Behind the house is a little outdoor Salon de Thé with pink metal chairs where you can diorisé (note: the salon de thé is only open in the summer months). Bref, we spent the afternoon in this lovely place, frolicking on the grass (technically we weren’t supposed to, but ended up doing , oops), and . I think I could go on and on about how lovely this little visit was, but I’ll leave that here. Oh, and yes that’s kale outside in front of the exhibition poster.

Our recent escapade to Brittany on the Western French seaside was as relaxing as ever. This is a very special place. Something about it is just far too charming. On the seaside in Brittany. You close your eyes and you hear the sound of the waves when the windows are open. There’s always a fresh breeze. The house was built by my boyfriend’s paternal grandfather, on land that belonged to his lover, just on the seaside. The house itself is a subject of reoccurring family feud, haha, but something about that makes it that much more special.

This house was always meant for vacation. A place to relax and be with the [big] family. There’s a whopping one and only one enamel bathtub to go along with the house that sleeps 13 or so. In the summer everyone rinses off after being in the ocean in the outdoor showers in the front yard… so bohemian they are indeed. There’s no carpet, no empty walls, and no shelf without an old photo framed or vintage trinket or some kind. There is one long table in the living and dining area, for enormous feasts with cousins, their families, and friends. Long story short, this place is filled with so much love, and has been since the 60s.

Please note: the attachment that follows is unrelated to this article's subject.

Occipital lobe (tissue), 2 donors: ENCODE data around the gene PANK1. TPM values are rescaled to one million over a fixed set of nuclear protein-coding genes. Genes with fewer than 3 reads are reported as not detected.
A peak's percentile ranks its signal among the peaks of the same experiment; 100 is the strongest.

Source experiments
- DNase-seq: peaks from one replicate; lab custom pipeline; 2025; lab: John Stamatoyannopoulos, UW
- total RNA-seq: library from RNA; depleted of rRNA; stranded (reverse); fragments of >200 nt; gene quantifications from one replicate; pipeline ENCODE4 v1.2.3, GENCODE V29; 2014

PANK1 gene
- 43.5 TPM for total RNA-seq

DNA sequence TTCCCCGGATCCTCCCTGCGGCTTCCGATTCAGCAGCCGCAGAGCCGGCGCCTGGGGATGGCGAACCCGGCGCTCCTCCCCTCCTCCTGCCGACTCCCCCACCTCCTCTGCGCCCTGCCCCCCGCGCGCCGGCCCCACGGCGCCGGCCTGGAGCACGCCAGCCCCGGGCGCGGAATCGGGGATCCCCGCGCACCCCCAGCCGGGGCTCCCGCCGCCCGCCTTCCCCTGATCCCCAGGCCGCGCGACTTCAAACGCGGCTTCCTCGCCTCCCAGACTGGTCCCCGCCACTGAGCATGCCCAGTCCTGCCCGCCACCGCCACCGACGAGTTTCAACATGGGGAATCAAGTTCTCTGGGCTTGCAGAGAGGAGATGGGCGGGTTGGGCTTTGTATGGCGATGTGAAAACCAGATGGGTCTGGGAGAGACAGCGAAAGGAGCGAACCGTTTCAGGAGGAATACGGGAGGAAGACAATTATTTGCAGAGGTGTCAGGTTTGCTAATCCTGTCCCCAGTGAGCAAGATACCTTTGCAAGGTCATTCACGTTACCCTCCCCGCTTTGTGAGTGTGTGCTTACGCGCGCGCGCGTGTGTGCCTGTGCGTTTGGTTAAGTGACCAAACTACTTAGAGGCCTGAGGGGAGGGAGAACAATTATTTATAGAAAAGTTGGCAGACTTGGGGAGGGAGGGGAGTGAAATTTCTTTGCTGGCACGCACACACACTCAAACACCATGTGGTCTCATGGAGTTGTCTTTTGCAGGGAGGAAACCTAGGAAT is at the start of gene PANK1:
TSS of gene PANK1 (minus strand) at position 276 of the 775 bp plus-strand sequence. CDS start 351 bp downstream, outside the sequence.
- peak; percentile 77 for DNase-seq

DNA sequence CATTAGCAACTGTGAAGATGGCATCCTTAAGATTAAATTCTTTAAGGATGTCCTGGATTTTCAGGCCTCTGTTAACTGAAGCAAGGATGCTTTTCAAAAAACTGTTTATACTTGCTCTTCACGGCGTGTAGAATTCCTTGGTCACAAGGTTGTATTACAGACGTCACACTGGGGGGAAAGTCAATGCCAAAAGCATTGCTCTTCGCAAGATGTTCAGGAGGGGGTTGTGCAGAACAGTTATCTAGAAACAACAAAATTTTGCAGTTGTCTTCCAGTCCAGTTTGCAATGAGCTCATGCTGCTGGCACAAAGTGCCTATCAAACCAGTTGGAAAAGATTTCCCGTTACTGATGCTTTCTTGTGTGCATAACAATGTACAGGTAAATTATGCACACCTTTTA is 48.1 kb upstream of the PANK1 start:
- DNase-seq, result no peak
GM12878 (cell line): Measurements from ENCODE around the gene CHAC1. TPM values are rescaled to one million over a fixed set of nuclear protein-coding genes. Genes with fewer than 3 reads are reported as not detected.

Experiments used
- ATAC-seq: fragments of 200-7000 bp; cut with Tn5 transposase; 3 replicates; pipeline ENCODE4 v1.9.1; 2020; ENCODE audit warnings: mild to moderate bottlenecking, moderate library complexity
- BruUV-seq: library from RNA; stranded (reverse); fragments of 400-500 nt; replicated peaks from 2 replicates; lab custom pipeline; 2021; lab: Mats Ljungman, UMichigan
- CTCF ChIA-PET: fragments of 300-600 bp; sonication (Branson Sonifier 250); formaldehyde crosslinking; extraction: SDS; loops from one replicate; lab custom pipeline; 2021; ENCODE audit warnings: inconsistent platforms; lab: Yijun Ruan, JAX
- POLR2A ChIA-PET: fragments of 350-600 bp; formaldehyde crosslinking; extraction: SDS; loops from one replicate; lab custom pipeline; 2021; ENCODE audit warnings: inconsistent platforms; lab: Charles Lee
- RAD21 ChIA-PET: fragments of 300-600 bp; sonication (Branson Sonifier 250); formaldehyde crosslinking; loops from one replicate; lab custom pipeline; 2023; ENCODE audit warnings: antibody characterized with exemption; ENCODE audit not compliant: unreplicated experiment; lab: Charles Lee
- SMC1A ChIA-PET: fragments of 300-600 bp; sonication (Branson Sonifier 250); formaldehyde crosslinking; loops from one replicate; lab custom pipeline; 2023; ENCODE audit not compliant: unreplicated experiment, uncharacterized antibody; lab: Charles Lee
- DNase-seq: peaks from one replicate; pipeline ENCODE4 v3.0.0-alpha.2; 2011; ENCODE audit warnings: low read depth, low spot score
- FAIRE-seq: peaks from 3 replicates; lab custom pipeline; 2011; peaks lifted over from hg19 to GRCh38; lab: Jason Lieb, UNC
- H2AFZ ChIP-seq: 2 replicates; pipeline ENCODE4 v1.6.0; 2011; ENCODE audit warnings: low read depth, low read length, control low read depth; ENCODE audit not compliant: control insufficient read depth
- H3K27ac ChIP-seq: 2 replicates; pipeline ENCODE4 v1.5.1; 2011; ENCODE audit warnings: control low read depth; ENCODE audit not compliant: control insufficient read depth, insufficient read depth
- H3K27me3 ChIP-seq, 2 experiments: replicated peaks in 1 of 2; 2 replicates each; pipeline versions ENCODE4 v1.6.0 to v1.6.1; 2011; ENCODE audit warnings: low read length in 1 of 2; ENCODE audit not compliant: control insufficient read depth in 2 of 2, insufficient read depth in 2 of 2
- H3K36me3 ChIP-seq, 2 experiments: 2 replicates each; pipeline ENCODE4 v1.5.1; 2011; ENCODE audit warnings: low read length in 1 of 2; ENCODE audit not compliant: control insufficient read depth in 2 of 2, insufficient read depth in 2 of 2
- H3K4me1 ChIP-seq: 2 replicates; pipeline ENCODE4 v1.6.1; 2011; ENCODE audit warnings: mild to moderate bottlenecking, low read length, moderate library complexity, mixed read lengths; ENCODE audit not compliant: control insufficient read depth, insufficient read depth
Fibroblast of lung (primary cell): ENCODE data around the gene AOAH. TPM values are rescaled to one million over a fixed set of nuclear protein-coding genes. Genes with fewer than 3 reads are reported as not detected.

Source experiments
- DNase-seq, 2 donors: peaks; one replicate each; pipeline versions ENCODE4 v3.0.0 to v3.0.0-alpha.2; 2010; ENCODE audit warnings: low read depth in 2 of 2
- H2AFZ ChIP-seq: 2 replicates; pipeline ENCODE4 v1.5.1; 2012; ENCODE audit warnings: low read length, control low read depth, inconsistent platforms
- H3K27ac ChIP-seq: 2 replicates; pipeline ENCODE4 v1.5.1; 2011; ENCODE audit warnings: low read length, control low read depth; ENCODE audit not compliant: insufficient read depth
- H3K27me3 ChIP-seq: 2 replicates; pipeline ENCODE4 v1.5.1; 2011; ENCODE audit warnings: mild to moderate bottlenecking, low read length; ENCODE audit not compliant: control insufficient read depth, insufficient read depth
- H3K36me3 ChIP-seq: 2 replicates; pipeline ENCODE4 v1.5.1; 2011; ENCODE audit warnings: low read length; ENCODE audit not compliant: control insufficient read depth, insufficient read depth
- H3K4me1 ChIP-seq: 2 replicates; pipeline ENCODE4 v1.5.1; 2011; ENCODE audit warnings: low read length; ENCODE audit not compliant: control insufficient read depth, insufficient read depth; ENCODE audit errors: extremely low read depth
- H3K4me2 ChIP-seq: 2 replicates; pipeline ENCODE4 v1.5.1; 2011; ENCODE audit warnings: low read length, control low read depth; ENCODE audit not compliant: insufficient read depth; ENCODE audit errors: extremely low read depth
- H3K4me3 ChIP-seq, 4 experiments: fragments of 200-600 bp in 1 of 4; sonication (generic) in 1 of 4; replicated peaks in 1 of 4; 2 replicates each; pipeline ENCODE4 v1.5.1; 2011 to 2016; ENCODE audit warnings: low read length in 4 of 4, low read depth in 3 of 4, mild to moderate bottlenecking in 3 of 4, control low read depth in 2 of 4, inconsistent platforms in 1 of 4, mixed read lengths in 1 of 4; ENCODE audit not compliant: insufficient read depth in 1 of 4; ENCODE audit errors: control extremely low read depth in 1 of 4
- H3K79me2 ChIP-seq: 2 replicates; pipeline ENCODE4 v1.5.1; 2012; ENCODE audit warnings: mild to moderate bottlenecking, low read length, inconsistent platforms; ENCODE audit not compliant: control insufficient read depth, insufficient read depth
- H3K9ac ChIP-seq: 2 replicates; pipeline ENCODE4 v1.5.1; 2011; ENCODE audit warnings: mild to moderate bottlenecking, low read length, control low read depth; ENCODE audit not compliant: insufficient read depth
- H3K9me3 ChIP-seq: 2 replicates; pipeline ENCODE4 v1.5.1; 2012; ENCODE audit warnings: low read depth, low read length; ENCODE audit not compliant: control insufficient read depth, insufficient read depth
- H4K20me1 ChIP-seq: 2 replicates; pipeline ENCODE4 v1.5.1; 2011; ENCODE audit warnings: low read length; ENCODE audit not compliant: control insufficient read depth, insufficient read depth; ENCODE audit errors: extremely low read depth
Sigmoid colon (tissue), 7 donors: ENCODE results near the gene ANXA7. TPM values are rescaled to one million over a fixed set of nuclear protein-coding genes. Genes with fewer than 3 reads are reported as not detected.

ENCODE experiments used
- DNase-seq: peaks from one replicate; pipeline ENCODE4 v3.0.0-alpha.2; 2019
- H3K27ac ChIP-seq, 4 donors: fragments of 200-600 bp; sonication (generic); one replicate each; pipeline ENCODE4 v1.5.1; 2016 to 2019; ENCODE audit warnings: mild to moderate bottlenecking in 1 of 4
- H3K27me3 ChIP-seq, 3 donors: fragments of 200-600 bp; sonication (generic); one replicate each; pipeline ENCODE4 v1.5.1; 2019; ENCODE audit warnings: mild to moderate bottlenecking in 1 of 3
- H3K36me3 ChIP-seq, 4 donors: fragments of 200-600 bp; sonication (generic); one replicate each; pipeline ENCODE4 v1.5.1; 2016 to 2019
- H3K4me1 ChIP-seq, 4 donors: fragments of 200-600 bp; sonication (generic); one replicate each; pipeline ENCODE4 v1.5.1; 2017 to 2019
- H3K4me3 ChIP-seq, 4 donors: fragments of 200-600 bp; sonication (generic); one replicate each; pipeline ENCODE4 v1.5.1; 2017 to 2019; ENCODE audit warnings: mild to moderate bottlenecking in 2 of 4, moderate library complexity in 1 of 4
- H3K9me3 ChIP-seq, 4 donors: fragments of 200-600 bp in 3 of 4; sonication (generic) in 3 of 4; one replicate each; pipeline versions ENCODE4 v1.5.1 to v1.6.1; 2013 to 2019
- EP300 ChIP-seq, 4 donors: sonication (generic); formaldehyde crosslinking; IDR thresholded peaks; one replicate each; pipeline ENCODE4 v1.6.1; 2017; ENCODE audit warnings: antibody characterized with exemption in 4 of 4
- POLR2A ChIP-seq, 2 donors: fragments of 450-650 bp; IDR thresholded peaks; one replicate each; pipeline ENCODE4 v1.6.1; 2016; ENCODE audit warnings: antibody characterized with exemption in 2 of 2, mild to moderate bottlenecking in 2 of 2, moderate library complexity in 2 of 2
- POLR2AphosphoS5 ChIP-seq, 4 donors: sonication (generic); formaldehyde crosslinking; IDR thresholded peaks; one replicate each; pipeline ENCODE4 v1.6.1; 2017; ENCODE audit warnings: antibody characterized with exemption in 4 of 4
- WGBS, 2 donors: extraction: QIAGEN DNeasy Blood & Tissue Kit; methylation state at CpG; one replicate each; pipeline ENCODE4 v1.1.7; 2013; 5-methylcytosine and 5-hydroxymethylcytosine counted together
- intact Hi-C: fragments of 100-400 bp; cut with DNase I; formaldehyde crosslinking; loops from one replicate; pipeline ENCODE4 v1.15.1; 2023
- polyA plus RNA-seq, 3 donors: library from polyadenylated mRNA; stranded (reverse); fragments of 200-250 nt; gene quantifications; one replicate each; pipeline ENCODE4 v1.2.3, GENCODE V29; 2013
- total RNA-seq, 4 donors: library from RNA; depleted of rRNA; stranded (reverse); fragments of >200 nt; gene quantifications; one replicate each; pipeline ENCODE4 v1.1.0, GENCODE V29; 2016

I’m not sure why, but a place with so much history and family fabulousness makes me think more and more about the future. Ironic? How we’ll come here often, hang out with the other cousins and their families as per usual, perhaps come here with our own family someday. It’s a place that’s engraved pretty damn deep into Louis’s DNA, and I must say, I don’t think I’ve been somewhere quite as peaceful. Perhaps it’s because my family in the States doesn’t have this sort of place that my childhood self knew, or that existed before the existence of my siblings and I on this crazy earth. It’s that familiar feeling of being in this kind of space that I’m not quite used to, but I sure do like it.

So, Brussels. A city I’ve always had my eyes on. I had some weird interest in Belgium as a teenager. Maybe something about smaller cities or Flemmish men, uh hem…. But really. Even after meeting Louis we had one shared interest if we had to leave Paris: go to Brussels. Why, you ask? I don’t really know. Good beer, a smaller more spread out, less pretentious city. I find that it has a more simple charm I can’t quite put my finger on. Maybe it’s the pastel couple story buildings, the residential pockets, or the good beer everywhere. OH, and the fact that there is flea market every single day. Looking at these pictures I’m already so anxious to go back and discover more about the city and more about Belgian beer culture.